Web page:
Sam Panopoulos, the 83-year-old inventor of one of the most divisive foods known to man, died peacefully at the University Hospital in London, Ontario on Thursday, June 8, 2017. Panopoulos came up with the idea of adding pineapple to pizza in 1962, and the world has never been the same since.
The notion of adding pineapple to pizza started in a little pizza shop in Chatham, Ontario, a sleepy little town about 180 miles from Toronto and just over the border from Detroit. Panopoulos owned the restaurant with his two brothers, with whom he emigrated to Canada from Greece. According to Panopoulos, adding the pineapple was just an experiment.
“We just put it on, just for the fun of it, see how it was going to taste. We were young in the business and we were doing a lot of experiments.”
The tropical name for the style of pizza came from the can of pineapples that was used to make the first one. The brothers weren’t sure how the pizza combination was going to work out, but customers loved how the pineapple added a hint of sweetness to the savory pizza flavor. The popularity is also attributed to the popular tiki trend that had seized North America during the mid-century, when Polynesian culture was all the rage.
Pro-Pineapple? No Pineapple?
It seems like the debate over whether or not pineapple belongs on pizza crops up every few years. Recently, Iceland’s president Guðni Th. Jóhannesson caused a huge debate when he told a student at the Akureyri High School that if he could, he’d ban pineapple from being put on pizzas in Iceland. The cheeky answer was followed up by noting that the president of Iceland isn’t allowed to pass laws, so Hawaiian pizzas were safe for the moment.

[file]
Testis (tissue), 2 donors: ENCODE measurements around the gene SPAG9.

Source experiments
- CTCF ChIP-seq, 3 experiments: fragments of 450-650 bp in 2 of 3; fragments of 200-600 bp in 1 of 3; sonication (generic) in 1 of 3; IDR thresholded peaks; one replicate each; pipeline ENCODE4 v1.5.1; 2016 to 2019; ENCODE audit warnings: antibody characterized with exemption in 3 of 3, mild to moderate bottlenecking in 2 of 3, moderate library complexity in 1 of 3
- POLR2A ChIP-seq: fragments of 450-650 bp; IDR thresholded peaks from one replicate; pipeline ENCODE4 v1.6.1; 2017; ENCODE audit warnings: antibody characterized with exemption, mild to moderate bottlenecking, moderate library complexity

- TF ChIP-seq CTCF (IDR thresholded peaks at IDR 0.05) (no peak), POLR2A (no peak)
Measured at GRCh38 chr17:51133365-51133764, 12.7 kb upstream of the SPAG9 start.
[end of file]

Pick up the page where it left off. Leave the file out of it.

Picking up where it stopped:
Jóhannesson’s stance on pineapple on pizza caused a furious debate over whether pineapple truly belongs on pizza, with various celebrities falling on either side of the pineapple divide.
Jimmy Kimmel went public with his no pineapple stance during a monologue on his late night talk show. He said, “Pineapples do not belong on pizza. I don’t care where you’re from. Any pizza that tastes better with pineapple wasn’t a good pizza. It’s not even a pizza it’s like a pizza colada.”
T.J. Miller & Thomas Middleditch, both stars of Silicon Valley, approve of pineapple now. When they were kids, they didn’t understand it and avoided it, but as adults, they find that it’s a treat.
Another famous pro-pineapple star is Paris Hilton, who stands by her love of Hawaiian pizza. She joins Canada’s Prime Minister Justin Trudeau who fell firmly in the pro-pineapple camp when he tweeted, “I have a pineapple. I have a pizza. And I stand behind this delicious Southwestern Ontario creation. #TeamPineapple.”
Jay Leno, the former late night talk show host, however, disagrees. He is a no pineapple believer, saying that he doesn’t believe that pineapple belongs on pizza at all. In that, he and Gordon Ramsay are in agreement. The celebrity chef hosted The Nightly Show on Tuesday, March 28, 2017, and was ordering pizzas for the audience. An audience member suggested that Ramsay order a pineapple pizza, to which the chef responded succinctly.
“You don’t put f***ing pineapple on pizza.”
Countering Chef Ramsay’s brilliant opinion, Alton Brown, star of The Food Network, weighed in, saying that he doesn’t think anyone should be able to tell anyone else what they can or can’t have on their pizza. Brown thinks that you can put whatever you feel like on a pizza, whether you’re a classicist or not.
While Sam Panopoulos’ family may be mourning the pizza chef’s passing, they can at least take solace in how their pizza patriarch’s dabble into the culinary unknown spawned so much love and debate around the world.
[Featured Image by Dan Kosmayer/Shutterstock]